Featuring a diverse collection of permaculture food forests, a variety of themed gardens, and coconut orchards, the gardens contain a stunning variety (more than 200) edible and medicinal plants including macadamia, coffee, banana, papaya, cassava, taro, ginger, turmeric, cacao, avocado, breadfruit, coconut, sugar cane, kukui, ti (KI) and more. Learn about regenerative design concepts from passionate guides and sample fresh tropical fruits right off the trees.
You read that right- octopus. As over-fishing depletes wild stocks of marine animals, many are turning to marine aquaculture to supply the ever-increasing global demand for seafood. There is, however, a problem: we still don’t know how to raise many of the species we like to eat- including octopus. How do we breed them in captivity? What do you feed the larval young? Kanaloa Octopus Farm in Kailua Kona is a research facility that seeks to answer these questions. By establishing green processes and biotechnologies for raising octopus for commercial consumption, they hope to contribute to the goal of decreasing demand on wild populations.
One of the ways the farm funds its research is through tours of its facilities. Tours include informative talks as well as a meet and greet where visitors have a chance to see and (if the subjects are willing) even interact with the octopuses. Tours start at 10 am, 2 pm, and 4 pm, and reservations are required (must book online).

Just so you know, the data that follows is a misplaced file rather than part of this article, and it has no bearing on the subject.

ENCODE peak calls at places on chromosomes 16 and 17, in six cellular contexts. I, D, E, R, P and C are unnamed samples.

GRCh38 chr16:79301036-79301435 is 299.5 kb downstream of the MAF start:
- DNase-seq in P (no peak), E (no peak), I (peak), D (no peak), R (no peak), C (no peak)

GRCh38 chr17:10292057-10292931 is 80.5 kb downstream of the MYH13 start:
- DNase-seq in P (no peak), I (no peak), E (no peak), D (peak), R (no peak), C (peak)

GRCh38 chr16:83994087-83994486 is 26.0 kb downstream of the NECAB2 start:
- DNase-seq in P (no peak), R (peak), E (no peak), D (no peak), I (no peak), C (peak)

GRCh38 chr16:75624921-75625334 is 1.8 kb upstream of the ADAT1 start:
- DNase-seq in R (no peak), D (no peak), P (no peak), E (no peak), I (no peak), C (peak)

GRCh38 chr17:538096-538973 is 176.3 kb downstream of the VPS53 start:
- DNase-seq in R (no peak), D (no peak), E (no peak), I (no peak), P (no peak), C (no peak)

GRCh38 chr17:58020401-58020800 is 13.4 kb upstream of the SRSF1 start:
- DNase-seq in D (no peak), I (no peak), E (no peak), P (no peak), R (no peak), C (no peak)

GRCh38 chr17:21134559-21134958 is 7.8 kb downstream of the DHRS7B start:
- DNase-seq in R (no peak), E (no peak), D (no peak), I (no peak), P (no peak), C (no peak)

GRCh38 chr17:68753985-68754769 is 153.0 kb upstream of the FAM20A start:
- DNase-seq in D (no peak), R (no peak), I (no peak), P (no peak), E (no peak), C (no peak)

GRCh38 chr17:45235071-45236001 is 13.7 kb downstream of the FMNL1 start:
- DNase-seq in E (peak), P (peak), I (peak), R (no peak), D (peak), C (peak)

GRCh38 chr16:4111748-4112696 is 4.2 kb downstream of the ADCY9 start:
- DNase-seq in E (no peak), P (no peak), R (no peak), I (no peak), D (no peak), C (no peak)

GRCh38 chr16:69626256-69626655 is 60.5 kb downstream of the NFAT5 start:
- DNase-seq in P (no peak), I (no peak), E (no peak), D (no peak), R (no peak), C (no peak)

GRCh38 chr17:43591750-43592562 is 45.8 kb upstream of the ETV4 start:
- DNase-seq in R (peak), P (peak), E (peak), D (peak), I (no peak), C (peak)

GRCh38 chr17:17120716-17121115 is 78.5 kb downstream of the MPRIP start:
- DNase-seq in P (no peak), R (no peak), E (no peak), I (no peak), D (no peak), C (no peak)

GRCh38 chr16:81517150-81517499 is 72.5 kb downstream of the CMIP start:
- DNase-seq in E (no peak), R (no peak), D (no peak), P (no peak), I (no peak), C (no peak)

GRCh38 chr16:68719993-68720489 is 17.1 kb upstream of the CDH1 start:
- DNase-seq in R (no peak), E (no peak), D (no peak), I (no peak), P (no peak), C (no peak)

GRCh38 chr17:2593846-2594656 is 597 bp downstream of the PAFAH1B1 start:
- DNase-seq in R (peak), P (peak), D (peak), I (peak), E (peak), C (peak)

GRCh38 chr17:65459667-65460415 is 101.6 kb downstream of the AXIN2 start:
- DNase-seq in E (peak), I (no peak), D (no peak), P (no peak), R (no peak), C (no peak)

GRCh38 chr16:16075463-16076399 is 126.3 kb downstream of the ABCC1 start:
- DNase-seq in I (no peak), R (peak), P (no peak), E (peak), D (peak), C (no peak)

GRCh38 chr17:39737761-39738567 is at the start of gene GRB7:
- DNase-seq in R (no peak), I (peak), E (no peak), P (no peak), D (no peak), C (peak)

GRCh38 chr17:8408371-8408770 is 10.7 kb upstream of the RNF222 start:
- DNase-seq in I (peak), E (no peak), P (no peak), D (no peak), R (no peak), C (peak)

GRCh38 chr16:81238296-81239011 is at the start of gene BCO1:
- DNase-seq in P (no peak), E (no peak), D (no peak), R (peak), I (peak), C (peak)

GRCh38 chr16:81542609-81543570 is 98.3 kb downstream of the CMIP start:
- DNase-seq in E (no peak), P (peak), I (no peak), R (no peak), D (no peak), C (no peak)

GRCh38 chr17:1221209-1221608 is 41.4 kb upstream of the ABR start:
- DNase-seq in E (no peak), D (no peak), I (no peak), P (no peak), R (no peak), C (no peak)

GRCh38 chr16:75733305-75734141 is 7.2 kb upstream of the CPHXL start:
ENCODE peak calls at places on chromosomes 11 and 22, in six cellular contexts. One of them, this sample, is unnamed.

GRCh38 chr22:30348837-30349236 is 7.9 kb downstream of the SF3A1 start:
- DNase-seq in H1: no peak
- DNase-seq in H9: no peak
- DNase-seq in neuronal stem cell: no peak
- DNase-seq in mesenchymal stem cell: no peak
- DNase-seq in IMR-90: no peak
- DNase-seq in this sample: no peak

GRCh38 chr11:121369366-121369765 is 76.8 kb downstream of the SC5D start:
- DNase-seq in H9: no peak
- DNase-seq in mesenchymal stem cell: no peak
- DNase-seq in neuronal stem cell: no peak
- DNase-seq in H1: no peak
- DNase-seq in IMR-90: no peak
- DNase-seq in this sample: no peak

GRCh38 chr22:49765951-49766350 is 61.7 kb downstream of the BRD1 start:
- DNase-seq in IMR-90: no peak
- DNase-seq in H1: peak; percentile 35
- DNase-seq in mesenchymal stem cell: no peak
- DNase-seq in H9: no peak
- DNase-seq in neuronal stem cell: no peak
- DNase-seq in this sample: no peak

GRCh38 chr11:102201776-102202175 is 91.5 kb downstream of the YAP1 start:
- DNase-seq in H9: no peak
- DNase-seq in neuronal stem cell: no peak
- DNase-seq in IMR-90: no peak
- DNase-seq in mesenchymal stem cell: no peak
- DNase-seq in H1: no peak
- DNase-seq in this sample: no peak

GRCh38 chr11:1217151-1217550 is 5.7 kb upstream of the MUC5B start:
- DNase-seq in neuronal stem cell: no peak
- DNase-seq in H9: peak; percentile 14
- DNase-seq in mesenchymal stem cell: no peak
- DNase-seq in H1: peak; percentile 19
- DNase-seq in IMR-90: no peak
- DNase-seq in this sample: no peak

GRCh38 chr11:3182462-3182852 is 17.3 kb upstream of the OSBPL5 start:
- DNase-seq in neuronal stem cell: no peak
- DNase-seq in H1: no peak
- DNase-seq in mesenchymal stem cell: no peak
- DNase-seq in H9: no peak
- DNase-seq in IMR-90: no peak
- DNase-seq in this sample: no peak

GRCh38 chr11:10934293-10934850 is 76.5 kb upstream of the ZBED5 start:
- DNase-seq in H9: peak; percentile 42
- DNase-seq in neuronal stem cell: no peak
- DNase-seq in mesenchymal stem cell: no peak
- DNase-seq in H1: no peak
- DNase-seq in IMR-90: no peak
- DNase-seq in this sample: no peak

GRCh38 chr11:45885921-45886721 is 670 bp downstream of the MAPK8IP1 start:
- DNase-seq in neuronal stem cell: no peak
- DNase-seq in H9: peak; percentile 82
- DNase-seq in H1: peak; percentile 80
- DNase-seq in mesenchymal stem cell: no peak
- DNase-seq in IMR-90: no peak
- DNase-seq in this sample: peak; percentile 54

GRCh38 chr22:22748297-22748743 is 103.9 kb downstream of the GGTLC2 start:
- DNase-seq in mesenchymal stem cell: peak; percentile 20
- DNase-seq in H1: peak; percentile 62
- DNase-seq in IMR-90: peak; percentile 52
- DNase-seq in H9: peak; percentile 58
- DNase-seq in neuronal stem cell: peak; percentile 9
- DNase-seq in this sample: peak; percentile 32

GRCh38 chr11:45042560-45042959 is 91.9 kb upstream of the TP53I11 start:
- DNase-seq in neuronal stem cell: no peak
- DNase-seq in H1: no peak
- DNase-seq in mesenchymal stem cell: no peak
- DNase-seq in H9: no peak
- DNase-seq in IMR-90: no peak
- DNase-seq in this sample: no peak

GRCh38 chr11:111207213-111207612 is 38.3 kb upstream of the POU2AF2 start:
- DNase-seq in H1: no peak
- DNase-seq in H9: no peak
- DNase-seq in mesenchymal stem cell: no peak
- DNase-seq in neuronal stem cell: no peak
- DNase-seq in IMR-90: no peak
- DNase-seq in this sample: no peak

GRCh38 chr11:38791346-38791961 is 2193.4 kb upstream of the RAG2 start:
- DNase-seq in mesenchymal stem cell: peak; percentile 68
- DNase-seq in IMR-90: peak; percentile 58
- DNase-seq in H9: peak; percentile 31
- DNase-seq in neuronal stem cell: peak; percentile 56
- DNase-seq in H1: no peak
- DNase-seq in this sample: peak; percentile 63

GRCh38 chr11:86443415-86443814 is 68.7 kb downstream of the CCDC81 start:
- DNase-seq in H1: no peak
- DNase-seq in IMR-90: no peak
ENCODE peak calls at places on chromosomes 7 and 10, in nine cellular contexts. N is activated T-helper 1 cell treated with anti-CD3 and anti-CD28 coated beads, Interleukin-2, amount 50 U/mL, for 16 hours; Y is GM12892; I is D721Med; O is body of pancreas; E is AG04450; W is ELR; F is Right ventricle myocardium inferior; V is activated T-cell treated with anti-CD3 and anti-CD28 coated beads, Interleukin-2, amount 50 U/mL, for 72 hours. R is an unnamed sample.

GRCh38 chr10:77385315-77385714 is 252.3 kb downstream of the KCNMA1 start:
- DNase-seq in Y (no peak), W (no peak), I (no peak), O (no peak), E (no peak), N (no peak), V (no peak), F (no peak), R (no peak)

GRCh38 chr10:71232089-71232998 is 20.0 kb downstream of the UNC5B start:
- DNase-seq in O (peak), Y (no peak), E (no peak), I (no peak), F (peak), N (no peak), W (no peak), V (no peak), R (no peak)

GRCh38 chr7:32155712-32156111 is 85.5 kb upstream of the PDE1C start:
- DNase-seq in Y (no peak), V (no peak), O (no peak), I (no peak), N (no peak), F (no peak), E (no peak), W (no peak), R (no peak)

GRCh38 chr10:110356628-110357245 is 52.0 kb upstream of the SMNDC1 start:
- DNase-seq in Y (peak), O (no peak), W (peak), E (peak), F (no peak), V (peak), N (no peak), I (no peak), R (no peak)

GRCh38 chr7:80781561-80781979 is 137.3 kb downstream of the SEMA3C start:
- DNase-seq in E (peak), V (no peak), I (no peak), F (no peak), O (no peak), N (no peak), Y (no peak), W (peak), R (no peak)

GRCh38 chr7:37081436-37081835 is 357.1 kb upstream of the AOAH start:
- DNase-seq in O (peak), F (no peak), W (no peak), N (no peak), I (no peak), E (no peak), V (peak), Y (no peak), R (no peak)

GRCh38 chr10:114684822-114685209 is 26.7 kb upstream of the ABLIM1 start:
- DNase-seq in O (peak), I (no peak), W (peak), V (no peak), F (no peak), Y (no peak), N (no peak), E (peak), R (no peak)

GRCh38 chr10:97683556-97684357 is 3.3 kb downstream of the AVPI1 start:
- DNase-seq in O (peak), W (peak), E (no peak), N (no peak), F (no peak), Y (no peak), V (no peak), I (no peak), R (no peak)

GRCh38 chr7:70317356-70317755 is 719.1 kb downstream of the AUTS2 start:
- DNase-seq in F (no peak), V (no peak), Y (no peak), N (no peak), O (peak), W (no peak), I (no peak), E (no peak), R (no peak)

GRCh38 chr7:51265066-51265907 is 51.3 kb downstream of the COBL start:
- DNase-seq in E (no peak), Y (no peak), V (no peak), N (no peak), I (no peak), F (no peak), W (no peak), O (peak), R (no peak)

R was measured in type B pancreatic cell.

Another aquaculture program in Kailua Kona worth a visit is the Ocean Rider Seahorse Farm, a facility specializing in the research, development, and breeding of pet seahorses for home and public aquariums. This farm produces high-quality farm-raised seahorses to supply the global pet seahorse trade, drastically reducing the collection of wild seahorses.
These researchers are dedicated to preserving endangered seahorse species. With more than 30 species, the farm houses the world’s only living gene bank of living, breeding seahorses and sea dragons. On the Kona seahorse farm tour, visitors can see adult and baby seahorses, and pregnant males and can even feed and hold live seahorses. Closed on weekends and reservations are required.
A premium stock of Ezo (Japanese Northern) abalone are grown right here on the Big to serve the world market for premium, live abalone. Abalone are marine snails, highly desired as food by many cultures, and can be eaten raw or cooked.
Big Island Abalone offers tours of their facilities once a day (available in English or Japanese), with a freshly grilled abalone to sample at the end. Live, canned, cooked, and frozen abalone are available to purchase directly from the farm (or have shipped to you) and there is even a food truck on-site to try different preparations of this tasty mollusk.
With so much to see (and taste!) on Hawaii Island, it can never all be done in one trip. Learn more about the vibrant, local fruit, produce, and sea creatures that make this place so special on the best Big Island farm tours. One of the many reasons the Big Island and our Big Island bed and breakfast beckons visitors back again and again.Book Now